Philip Reeves

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The former president of Brazil is facing arrest and imprisonment over corruption charges. NPR's Philip Reeves reports.

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When the city of Brasilia was inaugurated nearly six decades ago, it was celebrated as a dazzling example of modernist architecture and as evidence of a young South American nation on the rise.

But Brazil's utopian capital has since acquired another feature on its landscape that's come to be viewed as a national disgrace and an embarrassing eyesore.

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Several countries are helping with the search for a missing Argentine submarine. But concerns about the fate of the crew are growing. Officials worry the vessel's oxygen supply is running short. NPR's Philip Reeves has more.

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Fernando Rojas is holding up a photograph of a pocket of countryside, between the Pacific Ocean and the Andes mountains, that has been his home, his livelihood, and his passion for all of his 74 years.

His picture shows a lake, brimming with water, in front of a range of hills that are silhouetted by the sun. In the foreground, by the water's edge, there's a small boat, ready to set sail. Next to that, there's a wooden jetty, jutting out into the waves.

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In Brazil, a corruption scandal has many people pushing for president Michel Temer to leave office. And NPR's Philip Reeves discovered that this political fight reached a picturesque place in Rio de Janeiro.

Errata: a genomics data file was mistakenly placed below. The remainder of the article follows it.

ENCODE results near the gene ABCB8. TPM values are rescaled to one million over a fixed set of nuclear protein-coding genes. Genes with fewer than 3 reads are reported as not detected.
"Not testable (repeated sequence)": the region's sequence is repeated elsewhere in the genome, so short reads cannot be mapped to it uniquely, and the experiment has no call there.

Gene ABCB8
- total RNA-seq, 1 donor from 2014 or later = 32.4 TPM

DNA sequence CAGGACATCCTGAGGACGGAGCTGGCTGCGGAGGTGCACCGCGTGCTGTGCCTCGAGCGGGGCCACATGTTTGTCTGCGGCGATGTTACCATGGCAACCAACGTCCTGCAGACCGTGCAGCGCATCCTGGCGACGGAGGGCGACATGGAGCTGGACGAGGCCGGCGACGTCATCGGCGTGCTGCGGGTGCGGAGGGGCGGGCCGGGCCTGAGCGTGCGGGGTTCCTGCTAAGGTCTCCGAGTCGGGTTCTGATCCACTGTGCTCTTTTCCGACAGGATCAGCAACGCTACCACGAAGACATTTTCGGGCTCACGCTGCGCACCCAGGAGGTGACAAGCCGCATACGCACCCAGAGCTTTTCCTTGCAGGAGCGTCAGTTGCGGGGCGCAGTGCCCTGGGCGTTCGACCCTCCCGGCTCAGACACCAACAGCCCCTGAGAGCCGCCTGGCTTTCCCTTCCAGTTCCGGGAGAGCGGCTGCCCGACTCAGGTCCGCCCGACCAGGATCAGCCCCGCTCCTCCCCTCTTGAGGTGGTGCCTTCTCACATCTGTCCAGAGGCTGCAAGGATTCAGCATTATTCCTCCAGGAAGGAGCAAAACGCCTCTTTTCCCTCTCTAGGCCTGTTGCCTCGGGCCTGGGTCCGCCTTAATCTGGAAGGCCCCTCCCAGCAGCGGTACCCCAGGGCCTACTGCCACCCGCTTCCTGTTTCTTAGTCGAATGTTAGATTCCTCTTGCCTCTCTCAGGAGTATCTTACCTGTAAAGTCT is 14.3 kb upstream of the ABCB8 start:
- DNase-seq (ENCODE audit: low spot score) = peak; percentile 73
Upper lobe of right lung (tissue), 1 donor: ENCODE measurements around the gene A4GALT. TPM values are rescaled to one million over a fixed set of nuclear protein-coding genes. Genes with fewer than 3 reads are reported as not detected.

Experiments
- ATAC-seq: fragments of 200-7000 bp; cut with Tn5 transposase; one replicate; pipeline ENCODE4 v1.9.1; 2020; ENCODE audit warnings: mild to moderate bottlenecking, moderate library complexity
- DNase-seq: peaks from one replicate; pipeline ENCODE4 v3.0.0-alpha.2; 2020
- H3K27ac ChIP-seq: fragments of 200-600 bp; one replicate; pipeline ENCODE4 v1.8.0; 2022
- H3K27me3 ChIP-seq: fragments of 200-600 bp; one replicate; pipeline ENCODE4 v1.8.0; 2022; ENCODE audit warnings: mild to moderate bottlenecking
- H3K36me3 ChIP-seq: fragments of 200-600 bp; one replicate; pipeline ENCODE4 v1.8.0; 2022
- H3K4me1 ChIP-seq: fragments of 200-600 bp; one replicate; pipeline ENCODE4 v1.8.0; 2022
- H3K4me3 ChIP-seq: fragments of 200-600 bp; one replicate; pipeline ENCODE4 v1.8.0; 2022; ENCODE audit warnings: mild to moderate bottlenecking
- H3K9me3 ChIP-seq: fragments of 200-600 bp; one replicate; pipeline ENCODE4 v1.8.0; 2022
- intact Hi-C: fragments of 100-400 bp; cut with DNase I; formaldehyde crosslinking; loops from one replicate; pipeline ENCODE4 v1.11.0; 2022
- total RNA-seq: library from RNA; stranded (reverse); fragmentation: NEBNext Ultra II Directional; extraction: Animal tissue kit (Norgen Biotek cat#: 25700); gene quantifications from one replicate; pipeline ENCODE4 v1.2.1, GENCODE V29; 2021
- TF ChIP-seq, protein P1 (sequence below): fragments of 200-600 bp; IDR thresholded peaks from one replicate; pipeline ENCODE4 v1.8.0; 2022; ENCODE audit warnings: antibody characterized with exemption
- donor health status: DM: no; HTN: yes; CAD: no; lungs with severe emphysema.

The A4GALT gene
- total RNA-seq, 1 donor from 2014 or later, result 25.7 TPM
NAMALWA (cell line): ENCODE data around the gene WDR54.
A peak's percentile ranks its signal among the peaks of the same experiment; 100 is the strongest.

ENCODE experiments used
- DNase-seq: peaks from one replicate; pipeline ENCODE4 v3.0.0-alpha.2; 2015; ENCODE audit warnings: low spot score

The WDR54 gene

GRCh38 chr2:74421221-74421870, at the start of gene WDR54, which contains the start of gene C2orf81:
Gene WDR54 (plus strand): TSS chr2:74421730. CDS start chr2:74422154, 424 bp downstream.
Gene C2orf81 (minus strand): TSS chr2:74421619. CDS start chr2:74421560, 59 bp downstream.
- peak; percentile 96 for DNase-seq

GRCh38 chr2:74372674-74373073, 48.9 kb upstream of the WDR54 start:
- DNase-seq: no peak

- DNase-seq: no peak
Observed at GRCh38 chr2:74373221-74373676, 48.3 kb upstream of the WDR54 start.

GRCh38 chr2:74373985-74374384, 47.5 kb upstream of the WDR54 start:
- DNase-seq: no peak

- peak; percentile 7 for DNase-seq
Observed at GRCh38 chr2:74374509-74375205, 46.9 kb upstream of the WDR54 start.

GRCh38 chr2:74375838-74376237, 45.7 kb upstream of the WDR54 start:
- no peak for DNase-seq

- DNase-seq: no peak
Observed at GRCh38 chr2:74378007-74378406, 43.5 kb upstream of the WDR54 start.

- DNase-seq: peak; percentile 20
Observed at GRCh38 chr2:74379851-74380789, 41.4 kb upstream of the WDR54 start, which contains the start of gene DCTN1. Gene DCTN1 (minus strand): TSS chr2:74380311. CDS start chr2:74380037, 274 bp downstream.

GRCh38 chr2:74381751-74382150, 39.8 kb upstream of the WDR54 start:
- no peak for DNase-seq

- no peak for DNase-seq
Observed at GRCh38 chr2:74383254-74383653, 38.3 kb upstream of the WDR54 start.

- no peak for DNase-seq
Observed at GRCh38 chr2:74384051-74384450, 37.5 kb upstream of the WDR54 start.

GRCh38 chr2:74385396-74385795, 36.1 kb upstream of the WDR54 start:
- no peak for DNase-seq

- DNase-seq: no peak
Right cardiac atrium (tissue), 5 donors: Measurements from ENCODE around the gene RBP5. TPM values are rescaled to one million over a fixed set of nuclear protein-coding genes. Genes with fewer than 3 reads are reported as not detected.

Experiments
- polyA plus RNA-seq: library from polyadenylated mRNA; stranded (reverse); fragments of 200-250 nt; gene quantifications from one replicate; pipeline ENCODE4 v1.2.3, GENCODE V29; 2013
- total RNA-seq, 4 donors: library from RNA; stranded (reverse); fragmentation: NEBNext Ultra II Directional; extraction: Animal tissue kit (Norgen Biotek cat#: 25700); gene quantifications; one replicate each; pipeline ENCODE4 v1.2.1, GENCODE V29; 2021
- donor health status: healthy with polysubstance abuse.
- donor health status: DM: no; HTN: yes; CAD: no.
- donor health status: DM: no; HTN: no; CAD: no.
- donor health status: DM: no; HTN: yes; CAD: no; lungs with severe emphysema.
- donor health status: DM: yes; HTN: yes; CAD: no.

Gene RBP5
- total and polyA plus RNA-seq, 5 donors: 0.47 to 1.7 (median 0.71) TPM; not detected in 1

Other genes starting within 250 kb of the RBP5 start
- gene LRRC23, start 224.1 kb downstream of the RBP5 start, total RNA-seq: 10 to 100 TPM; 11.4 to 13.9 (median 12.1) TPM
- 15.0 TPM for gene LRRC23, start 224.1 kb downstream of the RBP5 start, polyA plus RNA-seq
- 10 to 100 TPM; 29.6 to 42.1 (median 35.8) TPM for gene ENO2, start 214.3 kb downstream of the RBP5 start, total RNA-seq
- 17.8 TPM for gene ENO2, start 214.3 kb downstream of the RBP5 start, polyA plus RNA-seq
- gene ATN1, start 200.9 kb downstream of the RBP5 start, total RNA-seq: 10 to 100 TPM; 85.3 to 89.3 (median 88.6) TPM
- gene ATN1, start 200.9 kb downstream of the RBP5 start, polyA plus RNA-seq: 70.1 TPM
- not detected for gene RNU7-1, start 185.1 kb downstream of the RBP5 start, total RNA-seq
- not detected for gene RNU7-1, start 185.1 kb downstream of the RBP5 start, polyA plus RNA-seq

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Up first, this day marks the anniversary of the start of Venezuela's struggle for independence in 1810. We normally wouldn't mention that here this morning but many Venezuelans plan to spend this day protesting their government.

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Brazil has long been awash with corruption scandals, but the latest to erupt is about an issue that is particularly close to the nation's heart and stomach — and its wallet.

Few people are more prolific meat-eaters than the Brazilians, and few are more passionate about the merits of the barbecue, or churrasco.

They grill with gusto at almost any opportunity — on the beach, the sidewalk, at soccer games and even at protest rallies, where the whiff of sizzling sausage competes with the eye-watering stink of tear gas.

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Brazilians like to call their Carnival the world's greatest spectacle. The multi-day festival officially begins today, but the street parties got going much earlier. And you can count on NPR's Philip Reeves, our new Brazil correspondent, not to miss them.

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